Pensioner with a sore foot died after pharmacist gave him the wrong TABLETS

November 27, 2014 | by | 0 Comments

A pensioner who believed he was taking paracetamol for a sore foot died after a bungling pharmacist gave him someone else’s PRESCRIPTION, an inquest has heard.

Edlie George Masters, 83, died five days after taking Verapamil, a drug used to treat high pressure, instead of over-the-counter painkillers.

Pharmacist Matthew Hurcomb delivered the drugs to Mr Masters’ home after he placed a telephone order for paracetamol along with his prescription for a pre-existing kidney condition.

Edlie George Masters who died after he was given the wrong drug by his pharmacist

Edlie George Masters who died after he was given the wrong drug by his pharmacist

The usual delivery driver for Hurcomb Chemists took the prescription to Mr Masters’ home in the afternoon of August 13 but there was no answer so he returned to the pharmacy.

Later that night, Mr Hurcomb took the prescription to the house himself on his way home from work.

But he picked up a prescription for another patient by mistake after he failed to follow the pharmacy’s strict protocol of checking the names of patients against their addresses.

Instead of paracetamol, Mr Masters was delivered Verapamil and took the tablets without looking at the packaging, an inquest heard.

When Mr Hurcomb realised his mistake he drove back to Mr Masters’ home in Winson Green, Birmingham, and reassured him the drug would have no adverse effect.

But hours later Mr Masters woke up complaining of a shortness of breath and was rushed to Birmingham City Hospital the following morning.

Shockingly, when paramedics tried to find out what drugs Mr Masters had taken the pharmacy had no idea because Mr Hurcomb had failed to log the mistake.

Tragically, the grandfather-of-eight died of multiple organ failure five days later on August 18.

Birmingham Coroners Court heard Mr Masters died as a result of the “interaction” between the Verapamil and medication he took for his kidney condition.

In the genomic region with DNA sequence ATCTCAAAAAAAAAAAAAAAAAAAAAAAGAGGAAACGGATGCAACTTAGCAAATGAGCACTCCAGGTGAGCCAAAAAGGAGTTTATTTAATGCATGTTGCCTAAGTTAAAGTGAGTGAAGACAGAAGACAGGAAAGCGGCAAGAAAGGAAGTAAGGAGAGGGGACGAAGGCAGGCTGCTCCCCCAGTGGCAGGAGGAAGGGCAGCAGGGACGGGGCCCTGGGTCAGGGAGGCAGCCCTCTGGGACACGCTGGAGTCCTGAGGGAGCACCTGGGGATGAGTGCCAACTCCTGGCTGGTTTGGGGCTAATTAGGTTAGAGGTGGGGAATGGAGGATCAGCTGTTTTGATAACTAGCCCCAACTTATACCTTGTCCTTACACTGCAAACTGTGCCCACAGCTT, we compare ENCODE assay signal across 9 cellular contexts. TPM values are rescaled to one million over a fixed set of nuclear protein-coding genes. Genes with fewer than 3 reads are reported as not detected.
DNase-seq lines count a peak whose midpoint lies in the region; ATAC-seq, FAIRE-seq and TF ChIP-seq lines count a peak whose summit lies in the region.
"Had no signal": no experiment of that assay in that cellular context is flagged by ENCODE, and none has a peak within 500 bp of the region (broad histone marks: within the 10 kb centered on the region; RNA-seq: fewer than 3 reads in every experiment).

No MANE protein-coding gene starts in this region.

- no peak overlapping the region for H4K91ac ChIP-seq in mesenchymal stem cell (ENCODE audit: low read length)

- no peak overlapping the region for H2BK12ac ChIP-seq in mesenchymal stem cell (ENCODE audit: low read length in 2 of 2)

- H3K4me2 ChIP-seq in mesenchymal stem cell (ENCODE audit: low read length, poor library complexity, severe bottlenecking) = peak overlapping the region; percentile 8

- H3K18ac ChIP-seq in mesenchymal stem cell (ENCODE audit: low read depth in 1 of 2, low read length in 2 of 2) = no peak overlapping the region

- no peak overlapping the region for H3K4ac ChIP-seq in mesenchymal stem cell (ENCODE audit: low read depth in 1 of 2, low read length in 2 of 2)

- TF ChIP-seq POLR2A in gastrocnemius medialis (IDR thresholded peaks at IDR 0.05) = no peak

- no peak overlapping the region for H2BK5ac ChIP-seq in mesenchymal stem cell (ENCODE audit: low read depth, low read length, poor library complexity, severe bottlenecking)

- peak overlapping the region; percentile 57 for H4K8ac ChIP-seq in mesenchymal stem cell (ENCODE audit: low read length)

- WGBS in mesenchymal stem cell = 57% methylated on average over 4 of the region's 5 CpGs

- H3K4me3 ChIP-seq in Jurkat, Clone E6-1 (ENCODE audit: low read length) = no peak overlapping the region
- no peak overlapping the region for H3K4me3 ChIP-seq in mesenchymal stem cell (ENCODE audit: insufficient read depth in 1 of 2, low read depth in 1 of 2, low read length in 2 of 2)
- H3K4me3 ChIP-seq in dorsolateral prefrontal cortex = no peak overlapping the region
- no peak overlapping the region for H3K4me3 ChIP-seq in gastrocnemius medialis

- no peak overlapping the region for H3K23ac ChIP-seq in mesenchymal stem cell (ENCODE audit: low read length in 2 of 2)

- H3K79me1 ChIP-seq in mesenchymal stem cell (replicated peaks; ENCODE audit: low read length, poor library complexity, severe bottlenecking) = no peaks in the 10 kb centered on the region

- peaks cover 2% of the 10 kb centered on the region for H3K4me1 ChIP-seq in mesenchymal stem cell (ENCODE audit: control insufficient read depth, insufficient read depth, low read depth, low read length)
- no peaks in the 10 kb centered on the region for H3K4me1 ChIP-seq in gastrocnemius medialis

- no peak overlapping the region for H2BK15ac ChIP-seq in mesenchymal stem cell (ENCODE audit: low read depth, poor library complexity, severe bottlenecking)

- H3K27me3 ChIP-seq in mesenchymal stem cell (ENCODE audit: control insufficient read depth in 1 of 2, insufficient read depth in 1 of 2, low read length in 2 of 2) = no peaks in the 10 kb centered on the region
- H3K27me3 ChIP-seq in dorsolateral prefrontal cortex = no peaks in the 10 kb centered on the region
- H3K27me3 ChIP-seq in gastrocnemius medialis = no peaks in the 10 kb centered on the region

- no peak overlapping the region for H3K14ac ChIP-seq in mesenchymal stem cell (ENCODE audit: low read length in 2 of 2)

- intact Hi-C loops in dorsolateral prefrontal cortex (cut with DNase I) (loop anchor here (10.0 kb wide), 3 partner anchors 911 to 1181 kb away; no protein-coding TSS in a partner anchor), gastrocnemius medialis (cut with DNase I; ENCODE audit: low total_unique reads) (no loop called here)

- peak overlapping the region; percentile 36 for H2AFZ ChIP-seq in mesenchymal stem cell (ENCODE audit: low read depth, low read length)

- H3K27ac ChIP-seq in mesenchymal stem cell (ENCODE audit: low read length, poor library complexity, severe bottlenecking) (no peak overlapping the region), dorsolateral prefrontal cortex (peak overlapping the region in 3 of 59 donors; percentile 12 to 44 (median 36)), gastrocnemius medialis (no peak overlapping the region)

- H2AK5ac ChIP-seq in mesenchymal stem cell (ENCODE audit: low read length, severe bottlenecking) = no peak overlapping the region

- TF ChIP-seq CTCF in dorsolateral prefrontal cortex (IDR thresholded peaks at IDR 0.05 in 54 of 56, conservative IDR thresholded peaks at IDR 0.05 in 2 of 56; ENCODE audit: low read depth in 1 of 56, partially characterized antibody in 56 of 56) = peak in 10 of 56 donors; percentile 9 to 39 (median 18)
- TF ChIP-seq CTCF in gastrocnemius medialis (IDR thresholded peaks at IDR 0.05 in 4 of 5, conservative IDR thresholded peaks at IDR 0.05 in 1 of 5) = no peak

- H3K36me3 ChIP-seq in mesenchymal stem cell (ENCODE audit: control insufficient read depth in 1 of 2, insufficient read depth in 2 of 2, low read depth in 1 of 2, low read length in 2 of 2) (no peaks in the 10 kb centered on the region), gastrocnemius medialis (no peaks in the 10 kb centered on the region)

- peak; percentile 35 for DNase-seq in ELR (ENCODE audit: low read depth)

Assistant coroner for Birmingham and Solihull Heidi Connor recorded a verdict of accidental death.

She asked Hurcomb Chemists, in Lozells, Birmingham, to “put policies in place to stop it happening again” following the hearing last Friday (21/11).

Yesterday (Thur), Mr Masters’ family said they felt “let down” by the pharmacy.

His son Leon Masters said: “He (Matthew Hurcomb) basically took it upon himself to think ‘well I am a doctor, I will make a decision’ which is where the government are saying pharmacies can make a decision to say what patients can and can’t have.

“We are devastated by the loss of our father and grandfather in such tragic and avoidable circumstances.

“Watching him deteriorate in hospital was horrendous and his death has and continues to have a tremendous impact on us as a family.”

Granddaughter Chantelle Masters added: “It was devastating when we found out what had happened.

“It was just a basic procedure which should have been followed and it wasn’t.”

And his niece Ingrid Masters added: “The ulcer on his foot was the reason why he needed pain killers from the pharmacist on Wednesday August 13.

“He had been a client of the pharmacy for many years and very accustomed to having his medication delivered by the same driver.”

Phil Barnes, a lawyer from Shoosmiths Access Legal who is representing the family, said: “There is no excuse for failing to check that the correct medication is given to the right patient because doing so can result in a tragedy such as this.

“Mr Masters’ death was avoidable and highlights the importance of following basic medical practices and procedures.”

Dr Anthony Cox, a lecturer in Clinical Pharmacy at the University of Birmingham, said:
“There are procedures within pharmacies when giving out medicines to patients or delivering them to check the name and address is correct and those are really important procedures.

“However obviously occasionally there are errors with medication.

“This particular type of mistake I would hope would not be too common. Pharmacists are taught early about the importance of getting the right drugs to the right patients at the right time.

“It’s a procedure that is in place at all pharmacies. In this case it is extremely damaging to trust.

“All professions are working together to try and reduce the rate of medication errors.

“There are systems where we can try and learn and then feedback to practitioners to make sure that these types of errors never happen again.”

Mr Hurcomb has since referred himself to the General Pharmaceutical Council but refused to comment about the incident yesterday (Thur).

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